Another, much more convenient way to work with imported files, is to use the Alembic I/O format. Although this is a relatively new file type it is already supported by most of the major 3D packages, for example Maya, Houdini, Modo and Cinema 4D. Older versions of these programs, on the other hand, normally do not provide appropriate import and export filters. In this case, RealFlow's exchange plugins are the only way to transfer data between the applications.
Alembic files can be recognized by the ABC extension and are not only available for objects, but also for particles and even RealWave surfaces. In contrast to standard SD files, Alembic supports hierarchical data (for example: from animated objects). Another advantage is that you are able to delete selected nodes belonging to the imported objects without losing the entire content. It is also possible to copy individual parts of an Alembic file – even with complete animation data.
Plugins are external modules to enhance the functional spectrum of a software. RealFlow now gives you the possibility to either create your own plugins or purchase them from 3rd party companies or vendors – if available. To write your own plugins you will need to be proficient in a programming language – preferably C++. The Software Development Kit (SDK) provides the interfaces and data structures for most of RealFlow’s functions. These functions help you to directly access certain parts of the software and modify them to your needs. If you already have experience with RealFlow’s Python scripting interface, then you will quickly become familiar with the C++ SDK. Once you have installed a plugin, it appears in a list and you can use it like any other object.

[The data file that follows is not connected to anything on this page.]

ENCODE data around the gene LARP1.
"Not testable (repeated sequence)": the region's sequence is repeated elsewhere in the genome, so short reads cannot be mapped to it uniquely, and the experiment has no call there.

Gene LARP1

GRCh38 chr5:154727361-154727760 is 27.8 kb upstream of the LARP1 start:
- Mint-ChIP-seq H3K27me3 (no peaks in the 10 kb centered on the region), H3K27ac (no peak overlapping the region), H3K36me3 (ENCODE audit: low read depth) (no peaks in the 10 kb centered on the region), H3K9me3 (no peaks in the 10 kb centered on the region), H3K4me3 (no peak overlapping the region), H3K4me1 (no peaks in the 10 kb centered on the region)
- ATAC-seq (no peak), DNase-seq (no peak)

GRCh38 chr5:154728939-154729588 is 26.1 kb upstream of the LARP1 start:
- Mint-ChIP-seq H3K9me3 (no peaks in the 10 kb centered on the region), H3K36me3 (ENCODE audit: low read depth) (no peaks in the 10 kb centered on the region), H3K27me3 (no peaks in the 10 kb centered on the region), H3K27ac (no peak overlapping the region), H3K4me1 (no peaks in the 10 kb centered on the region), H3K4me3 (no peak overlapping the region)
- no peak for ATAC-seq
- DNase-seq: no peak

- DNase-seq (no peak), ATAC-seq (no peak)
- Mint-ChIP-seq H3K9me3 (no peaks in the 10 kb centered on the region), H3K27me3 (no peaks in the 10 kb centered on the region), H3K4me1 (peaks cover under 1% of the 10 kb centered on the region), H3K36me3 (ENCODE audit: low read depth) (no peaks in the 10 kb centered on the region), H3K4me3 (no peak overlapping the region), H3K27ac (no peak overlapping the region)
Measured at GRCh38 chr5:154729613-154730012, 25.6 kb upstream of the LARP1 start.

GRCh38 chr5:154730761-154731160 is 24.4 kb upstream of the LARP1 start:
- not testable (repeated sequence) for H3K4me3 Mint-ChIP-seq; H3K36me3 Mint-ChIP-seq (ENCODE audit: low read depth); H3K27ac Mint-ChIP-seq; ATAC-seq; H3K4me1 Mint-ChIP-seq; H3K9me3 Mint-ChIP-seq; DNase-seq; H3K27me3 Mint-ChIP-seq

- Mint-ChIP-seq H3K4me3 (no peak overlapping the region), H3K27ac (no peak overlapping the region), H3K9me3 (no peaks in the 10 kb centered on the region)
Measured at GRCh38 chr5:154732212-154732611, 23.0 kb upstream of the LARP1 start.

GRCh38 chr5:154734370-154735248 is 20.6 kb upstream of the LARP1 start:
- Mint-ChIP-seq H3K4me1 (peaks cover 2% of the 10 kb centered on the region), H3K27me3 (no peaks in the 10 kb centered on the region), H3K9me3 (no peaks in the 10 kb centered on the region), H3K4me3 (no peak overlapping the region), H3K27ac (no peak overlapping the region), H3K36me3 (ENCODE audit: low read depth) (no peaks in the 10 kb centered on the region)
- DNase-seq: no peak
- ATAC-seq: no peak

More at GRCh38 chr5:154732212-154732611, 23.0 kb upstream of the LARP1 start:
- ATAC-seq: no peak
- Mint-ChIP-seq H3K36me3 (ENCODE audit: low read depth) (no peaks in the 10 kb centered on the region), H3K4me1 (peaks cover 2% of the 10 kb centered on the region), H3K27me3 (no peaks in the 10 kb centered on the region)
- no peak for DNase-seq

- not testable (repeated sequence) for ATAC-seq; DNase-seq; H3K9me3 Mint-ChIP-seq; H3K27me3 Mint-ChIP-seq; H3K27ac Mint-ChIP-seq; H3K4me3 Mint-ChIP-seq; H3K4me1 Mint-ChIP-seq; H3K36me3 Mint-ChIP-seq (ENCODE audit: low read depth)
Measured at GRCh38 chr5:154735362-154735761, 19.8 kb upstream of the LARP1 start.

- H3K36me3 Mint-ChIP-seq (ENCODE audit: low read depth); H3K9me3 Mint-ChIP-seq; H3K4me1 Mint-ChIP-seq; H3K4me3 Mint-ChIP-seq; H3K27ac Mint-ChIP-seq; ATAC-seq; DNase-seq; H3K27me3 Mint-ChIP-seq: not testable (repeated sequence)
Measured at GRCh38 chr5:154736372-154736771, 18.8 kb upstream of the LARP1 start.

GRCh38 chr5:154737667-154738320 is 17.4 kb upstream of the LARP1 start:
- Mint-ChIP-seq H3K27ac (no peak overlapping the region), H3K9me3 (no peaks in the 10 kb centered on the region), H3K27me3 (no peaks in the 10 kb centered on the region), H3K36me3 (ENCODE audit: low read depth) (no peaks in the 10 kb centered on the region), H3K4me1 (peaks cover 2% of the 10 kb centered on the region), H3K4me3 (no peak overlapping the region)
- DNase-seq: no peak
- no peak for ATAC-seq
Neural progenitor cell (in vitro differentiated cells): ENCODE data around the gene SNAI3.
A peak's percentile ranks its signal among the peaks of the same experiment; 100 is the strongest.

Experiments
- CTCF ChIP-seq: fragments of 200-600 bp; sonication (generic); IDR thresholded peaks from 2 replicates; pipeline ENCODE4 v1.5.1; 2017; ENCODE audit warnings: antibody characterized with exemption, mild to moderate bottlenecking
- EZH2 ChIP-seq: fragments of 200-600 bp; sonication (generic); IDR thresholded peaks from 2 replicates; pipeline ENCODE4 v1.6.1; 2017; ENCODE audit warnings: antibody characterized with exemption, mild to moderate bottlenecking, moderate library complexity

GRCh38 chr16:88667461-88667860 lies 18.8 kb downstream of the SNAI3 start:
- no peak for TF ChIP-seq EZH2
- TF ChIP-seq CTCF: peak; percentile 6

RealFlow Standard Objects
Finally, here is a table containing RealFlow’s objects and their most common attributes. The values are valid for scale 1.00.